Ball One – There’s nothing worse than the media complaining about their facilities – after all, we don’t pay (nor queue) to come in and the food and drink is very palatable. At The Oval, however, there is a drawback – it’s very hard to see from the Press Box. Quite how this state of affairs came about is a mystery, as The Oval is otherwise very well appointed, especially for members.
Ball Two – Shane Watson’s pre-series jibe that England’s balance wasn’t quite right was hardly McGrathian in its confidence, but it did carry a bit of a sting. He was obviously eyeing the opportunity that would arise if one of England’ s frontline bowlers had an off-day (or was lined up by a batsman) and a sixth bowler was required. Most limited overs sides have options – Watson himself is often a sixth bowler for Australia – but nobody in England’s batting unit lends themselves to fiddling though four or five overs for 20 or so. Except Ravi Bopara, who found a length that meant the ball was never quite there to hit, and a line that kept the batsmen honest. It was another example of Ravi’s potential – a strange word to use of a man who has played international cricket for five years.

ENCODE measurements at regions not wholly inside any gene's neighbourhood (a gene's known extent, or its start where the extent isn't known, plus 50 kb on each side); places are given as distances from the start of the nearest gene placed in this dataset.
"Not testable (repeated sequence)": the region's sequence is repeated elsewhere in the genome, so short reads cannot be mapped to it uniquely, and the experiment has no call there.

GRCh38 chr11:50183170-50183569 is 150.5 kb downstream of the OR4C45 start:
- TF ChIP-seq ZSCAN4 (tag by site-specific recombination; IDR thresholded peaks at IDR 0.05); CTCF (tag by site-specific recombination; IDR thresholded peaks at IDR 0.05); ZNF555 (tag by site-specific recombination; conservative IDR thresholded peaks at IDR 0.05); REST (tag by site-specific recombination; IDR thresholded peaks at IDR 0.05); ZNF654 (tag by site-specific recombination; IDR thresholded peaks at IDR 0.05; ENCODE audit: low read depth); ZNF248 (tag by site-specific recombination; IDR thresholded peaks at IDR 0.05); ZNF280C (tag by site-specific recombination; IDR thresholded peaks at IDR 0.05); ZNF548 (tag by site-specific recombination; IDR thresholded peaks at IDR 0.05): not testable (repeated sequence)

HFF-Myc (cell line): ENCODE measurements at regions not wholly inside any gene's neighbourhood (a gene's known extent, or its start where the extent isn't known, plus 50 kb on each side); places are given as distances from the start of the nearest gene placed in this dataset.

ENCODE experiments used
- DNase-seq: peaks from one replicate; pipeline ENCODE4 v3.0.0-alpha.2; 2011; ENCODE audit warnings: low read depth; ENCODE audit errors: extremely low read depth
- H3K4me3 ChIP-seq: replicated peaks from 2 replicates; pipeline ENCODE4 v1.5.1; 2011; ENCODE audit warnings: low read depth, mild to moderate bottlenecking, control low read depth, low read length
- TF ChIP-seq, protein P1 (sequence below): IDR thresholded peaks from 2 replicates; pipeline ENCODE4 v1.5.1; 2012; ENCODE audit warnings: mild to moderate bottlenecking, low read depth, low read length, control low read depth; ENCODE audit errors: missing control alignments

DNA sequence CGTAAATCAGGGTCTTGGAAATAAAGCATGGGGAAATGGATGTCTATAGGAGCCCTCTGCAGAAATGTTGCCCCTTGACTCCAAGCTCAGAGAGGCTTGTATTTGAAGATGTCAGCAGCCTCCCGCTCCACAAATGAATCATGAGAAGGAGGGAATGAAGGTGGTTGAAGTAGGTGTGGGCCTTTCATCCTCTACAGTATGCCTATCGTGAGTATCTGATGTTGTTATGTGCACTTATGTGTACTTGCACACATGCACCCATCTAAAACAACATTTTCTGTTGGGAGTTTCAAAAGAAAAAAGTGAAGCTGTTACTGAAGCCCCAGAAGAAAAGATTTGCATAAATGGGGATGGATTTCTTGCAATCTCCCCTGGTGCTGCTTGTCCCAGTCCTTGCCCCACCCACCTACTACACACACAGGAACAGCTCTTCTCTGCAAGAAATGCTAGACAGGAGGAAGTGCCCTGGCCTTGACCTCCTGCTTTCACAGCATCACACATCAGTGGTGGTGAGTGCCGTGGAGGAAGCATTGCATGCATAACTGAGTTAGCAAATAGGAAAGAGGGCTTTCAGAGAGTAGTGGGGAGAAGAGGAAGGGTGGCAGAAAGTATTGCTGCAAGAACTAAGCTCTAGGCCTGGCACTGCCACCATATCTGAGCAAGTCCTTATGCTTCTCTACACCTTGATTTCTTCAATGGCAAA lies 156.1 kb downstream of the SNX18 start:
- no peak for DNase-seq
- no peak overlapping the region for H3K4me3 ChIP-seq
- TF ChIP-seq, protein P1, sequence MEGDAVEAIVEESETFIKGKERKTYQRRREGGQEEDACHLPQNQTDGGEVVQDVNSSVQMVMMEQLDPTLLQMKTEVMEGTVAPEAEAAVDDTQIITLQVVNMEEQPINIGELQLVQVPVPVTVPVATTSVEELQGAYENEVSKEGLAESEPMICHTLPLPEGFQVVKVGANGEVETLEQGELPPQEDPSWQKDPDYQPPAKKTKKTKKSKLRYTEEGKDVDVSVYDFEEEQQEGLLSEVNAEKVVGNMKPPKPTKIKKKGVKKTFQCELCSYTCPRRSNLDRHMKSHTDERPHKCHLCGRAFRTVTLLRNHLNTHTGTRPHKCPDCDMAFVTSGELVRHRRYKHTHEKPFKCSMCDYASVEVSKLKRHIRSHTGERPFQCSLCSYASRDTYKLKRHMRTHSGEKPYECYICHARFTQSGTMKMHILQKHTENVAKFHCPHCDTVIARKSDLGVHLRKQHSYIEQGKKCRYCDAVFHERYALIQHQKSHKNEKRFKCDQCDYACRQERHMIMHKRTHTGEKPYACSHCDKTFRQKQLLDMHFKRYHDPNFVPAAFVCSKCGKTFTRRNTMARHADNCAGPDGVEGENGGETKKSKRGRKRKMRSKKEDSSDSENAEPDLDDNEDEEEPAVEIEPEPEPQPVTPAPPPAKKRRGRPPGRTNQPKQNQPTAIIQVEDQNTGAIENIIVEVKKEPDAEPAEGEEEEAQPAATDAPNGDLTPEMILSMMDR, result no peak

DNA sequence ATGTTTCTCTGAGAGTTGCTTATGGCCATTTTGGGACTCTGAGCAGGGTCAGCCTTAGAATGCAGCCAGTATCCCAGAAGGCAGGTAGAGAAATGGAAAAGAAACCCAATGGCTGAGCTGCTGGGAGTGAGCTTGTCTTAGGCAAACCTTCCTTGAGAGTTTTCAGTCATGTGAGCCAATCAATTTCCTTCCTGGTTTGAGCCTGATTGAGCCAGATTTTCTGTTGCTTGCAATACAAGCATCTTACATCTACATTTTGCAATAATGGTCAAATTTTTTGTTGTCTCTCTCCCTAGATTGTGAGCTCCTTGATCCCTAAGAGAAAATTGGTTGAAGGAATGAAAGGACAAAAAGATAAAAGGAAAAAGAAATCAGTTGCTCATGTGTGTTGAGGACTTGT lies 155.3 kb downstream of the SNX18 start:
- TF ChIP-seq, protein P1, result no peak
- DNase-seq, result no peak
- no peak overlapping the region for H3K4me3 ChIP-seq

Ball Three – Though it’s hard to judge a pitch until both sides have had a bat, Australia have been content to knock the ball around for much of the first 38 overs of their innings. It’s a strangely unAustralian forbearance, somewhat old-fashioned in its approach of holding on to wickets in readiness for a late thrash. It could also be read as a tribute to the strength of England’s bowling and to Eoin Morgan’s template-setting innings on Friday at Lord’s.
Ball Four – Have you ever met anyone over the age of about 12 who says that they like the music at the cricket? There’s a full house here, it’s England vs Australia and the game is evenly balanced as Australia approach the end of their innings. If that’s not enough for spectators to feel a sense of excitement, they’re watching the wrong game.
Ball Five – What to do about Mitchell Johnson? Not so long ago, he was World Cricketer of the Year and was amongst the most feared pacemen in the game. Now he suffers the cruel songs and crueller cheers of England fans every time he comes on to bowl. The threat is still there, but he’s like a spinner who has lost his stock delivery – there’s just not enough between the wicket-taking balls and the four balls.
Ball Six – The sightscreen at the pavilion end has two levels – a large black screen and a square tarpaulin that hangs down the scaffolding erected for the television cameras. Inexplicably, between these two components, are seats for about a dozen spectators. Whether moving or not, it was inevitable that these spectators would catch the batsmen’s eye and provoke hold-ups in play. With plenty of seats available on the top level, the stewards should have moved them.
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